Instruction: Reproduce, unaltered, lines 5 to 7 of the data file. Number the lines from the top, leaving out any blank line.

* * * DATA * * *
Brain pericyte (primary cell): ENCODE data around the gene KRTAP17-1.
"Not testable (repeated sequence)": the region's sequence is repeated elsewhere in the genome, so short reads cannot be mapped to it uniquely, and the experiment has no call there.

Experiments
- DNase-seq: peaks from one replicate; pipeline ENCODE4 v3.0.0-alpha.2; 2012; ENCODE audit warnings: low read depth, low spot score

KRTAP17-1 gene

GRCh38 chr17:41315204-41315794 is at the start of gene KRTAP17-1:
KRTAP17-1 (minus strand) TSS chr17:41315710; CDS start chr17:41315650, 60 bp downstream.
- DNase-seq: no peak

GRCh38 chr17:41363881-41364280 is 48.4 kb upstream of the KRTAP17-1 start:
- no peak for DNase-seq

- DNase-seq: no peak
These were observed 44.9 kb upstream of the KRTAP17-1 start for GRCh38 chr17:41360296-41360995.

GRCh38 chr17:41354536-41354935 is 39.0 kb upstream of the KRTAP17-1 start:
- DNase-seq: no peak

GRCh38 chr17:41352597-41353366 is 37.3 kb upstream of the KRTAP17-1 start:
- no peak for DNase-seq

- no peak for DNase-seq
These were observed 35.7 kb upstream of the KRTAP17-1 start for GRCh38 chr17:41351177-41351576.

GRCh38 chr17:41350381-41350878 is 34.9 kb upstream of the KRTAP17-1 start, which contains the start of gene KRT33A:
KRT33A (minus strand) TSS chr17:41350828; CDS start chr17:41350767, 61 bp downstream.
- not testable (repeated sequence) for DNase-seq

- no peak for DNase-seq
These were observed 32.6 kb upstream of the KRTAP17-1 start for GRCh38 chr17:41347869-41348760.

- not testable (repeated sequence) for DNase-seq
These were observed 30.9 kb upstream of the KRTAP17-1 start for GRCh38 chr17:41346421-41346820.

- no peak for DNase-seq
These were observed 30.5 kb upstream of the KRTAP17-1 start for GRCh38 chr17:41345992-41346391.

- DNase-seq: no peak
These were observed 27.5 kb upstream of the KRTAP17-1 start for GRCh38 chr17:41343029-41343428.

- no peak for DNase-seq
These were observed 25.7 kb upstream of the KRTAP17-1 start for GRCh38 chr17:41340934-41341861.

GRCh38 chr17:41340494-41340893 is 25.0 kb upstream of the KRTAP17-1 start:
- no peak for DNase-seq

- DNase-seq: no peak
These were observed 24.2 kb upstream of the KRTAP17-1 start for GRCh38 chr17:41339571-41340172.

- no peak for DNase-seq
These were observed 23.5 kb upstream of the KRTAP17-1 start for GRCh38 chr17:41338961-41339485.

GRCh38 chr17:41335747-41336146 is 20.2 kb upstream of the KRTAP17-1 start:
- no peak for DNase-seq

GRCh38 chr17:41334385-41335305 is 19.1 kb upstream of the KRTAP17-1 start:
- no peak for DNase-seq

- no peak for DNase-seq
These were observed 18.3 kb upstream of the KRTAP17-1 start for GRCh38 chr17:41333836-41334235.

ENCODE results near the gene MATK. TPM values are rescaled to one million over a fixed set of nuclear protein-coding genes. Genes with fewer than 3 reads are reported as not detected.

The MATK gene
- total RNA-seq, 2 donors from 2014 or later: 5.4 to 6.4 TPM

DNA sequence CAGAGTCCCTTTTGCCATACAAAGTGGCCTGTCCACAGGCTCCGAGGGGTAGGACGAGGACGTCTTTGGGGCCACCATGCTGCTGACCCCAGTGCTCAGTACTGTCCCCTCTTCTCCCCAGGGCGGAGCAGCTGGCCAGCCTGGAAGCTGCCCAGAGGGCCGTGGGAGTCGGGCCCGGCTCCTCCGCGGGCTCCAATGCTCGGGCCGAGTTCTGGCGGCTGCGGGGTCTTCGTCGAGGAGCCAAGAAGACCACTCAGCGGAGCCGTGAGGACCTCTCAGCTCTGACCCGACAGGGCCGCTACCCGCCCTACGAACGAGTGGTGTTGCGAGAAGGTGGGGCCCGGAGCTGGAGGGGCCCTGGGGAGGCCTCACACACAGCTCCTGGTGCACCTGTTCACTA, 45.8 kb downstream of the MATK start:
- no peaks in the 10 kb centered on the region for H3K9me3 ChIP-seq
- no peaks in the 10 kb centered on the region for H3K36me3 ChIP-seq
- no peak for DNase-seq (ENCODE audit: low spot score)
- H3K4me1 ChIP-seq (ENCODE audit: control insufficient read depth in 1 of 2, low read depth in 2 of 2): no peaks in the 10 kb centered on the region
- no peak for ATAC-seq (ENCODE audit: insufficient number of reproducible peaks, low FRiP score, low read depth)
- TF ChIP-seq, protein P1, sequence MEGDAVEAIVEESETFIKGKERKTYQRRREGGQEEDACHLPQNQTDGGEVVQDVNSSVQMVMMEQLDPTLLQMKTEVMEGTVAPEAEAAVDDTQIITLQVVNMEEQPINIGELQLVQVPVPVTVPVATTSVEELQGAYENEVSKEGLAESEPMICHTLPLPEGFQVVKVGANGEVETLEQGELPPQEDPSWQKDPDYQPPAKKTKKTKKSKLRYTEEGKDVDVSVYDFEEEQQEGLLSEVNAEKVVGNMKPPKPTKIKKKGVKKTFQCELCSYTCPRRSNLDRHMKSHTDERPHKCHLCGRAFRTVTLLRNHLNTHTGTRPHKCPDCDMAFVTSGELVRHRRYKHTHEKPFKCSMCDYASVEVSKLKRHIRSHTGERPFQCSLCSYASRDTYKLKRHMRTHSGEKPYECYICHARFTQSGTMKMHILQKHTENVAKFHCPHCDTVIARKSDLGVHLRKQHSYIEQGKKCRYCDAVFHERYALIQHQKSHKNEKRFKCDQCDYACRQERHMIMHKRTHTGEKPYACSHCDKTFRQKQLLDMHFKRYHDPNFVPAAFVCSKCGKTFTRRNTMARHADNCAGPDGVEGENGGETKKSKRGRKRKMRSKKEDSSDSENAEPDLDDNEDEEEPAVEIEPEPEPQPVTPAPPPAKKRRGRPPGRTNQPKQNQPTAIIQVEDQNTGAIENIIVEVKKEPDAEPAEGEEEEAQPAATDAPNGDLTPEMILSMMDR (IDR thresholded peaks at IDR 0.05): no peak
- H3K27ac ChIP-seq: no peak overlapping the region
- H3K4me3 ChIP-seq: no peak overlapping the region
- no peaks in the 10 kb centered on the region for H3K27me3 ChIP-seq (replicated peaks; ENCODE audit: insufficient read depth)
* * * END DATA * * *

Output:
KRTAP17-1 gene

GRCh38 chr17:41315204-41315794 is at the start of gene KRTAP17-1:
KRTAP17-1 (minus strand) TSS chr17:41315710; CDS start chr17:41315650, 60 bp downstream.